Continued development along the Route 202 corridor threatens to create more impervious surfaces and runoff into the Aquetong Creek. We need to be more systematic in our review of proposed developments and re-zoning proposals. In addition, we need to work to improve green and low impact development practices, and create demonstration projects to protect the stream corridors.

We need to be vigilant in finding ways to protect and preserve riparian buffers, which serve a key role in protecting streams from encroachment, pollutants and excessive runoff.

The region’s infrastructure recently was severely damaged and altered by the combined impact of Hurricane Irene and Tropical Storm Lee. If the natural resource protections enacted in the last two decades were not in place, the impacts of these storms would be even more severe. We need to continue to work to protect and strengthen ordinances; scrutinize and challenge development that does not sufficiently protect the environment; participate in comprehensive planning conducted by the township or borough.

In addition, we will need to be diligent to encourage municipal engineers and planning commissions to maintain a holistic perspective of the watershed and the water resource safeguards as projects are reviewed for approval.

Invasive plants and deer destroy native flora and distort the ecological balance of the forests. We need a long-term and integrated program to find ways to restore the balance.

Encourage Solebury Township to diligently develop the Aquetong Lake property for the community. First, the dam and cold water by-pass issues are clear commitments and need to be implemented. Second, a park plan should be developed, shared and discussed with the community. Once a plan is approved, community support and funding need to be secured.
The AWA will meet with Solebury Township and New Hope Borough officials to share the assessment study’s findings, proposed actions, and discuss specific issues that may require additional action by the township or borough.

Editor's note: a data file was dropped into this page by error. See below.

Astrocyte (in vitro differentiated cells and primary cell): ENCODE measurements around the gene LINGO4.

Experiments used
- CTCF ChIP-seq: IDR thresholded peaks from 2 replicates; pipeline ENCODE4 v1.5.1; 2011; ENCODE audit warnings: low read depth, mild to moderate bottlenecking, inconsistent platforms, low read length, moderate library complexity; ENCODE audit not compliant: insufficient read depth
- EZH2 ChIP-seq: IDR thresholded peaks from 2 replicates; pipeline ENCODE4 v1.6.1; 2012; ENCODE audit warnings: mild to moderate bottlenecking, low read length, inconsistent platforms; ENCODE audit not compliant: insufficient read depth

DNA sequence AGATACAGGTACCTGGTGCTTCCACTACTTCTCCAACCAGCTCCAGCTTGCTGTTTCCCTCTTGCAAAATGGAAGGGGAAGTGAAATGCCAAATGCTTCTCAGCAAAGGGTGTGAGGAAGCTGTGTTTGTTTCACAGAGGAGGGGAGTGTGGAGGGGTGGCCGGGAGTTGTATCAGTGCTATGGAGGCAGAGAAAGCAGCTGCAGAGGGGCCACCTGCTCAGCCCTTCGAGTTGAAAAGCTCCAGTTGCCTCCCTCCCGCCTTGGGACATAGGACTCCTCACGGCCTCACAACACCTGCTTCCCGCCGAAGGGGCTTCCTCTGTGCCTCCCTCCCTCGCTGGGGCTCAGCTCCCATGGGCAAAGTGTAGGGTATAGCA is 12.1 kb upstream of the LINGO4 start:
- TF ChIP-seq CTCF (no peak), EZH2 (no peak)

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Coming to an Ash Tree Near You
You may have noticed a large purple box hanging throughout Solebury and New Hope near stands of mature ash trees. This year, the USDA is arranging these traps to monitor any presence of the invasive and destructive Emerald Ash Borer.

“So far, this aggressive insect has not reached Bucks County, but when it does, it will be absolutely devastating to our ash trees,” said Jim Searing, the AWA’s Tree Strategist. Ash makes up 3.6% of the forests in Pennsylvania, with more than 300 million trees throughout the state. “We estimate that as much as 8% of the tree population of Solebury and New Hope consists of ash trees,” noted Jim.

The emerald ash borer (Agrilus planipennis) was discovered in southeast Michigan in 2002. Native to Asia, this species is responsible for the destruction of millions of ash trees in the Midwest, and has been spotted in Fairfax, Virginia; Duchess County NY, and as far east as Mifflin and Juniata Counties in Pennsylvania. Unfortunately, this borer is known to kill virtually every mature ash tree when it moves into an area. Arborists can treat individual or significant trees; however, all ash trees are at risk.

How would we know if the borer is here? In addition to the USDA monitoring boxes, key indicators include dieback of the branches, slits in the bark, D-shaped exit holes through the bark, and extensive woodpecker damage.

What can you do to prevent the advance of the emerald ash borer? The number one preventative measure is ‘don’t move firewood.’ Buy your firewood locally and ask where it comes from. Since the borers can move only five to 10 miles a year by themselves, their ability to ‘hitchhike’ in infected wood becomes their most effective way to enter a new area.

What else can be done to stop the spread of these borers? The USDA is experimenting by releasing a tiny non-stinging wasp that kills emerald ash borers. They are also storing seeds to create a new generation of ash trees.

There are treatment options, and if you have a specimen or historic tree on your property, consider consulting with an arborist regarding treatment options.

More information on the ash borer is available from the PA Department of Conservation of Natural Resources at the state’s website.

An ash tree identification guide can be downloaded as a PDF by visiting http://www.aquetongwatershed.org/pdf/ashtreeid.pdf.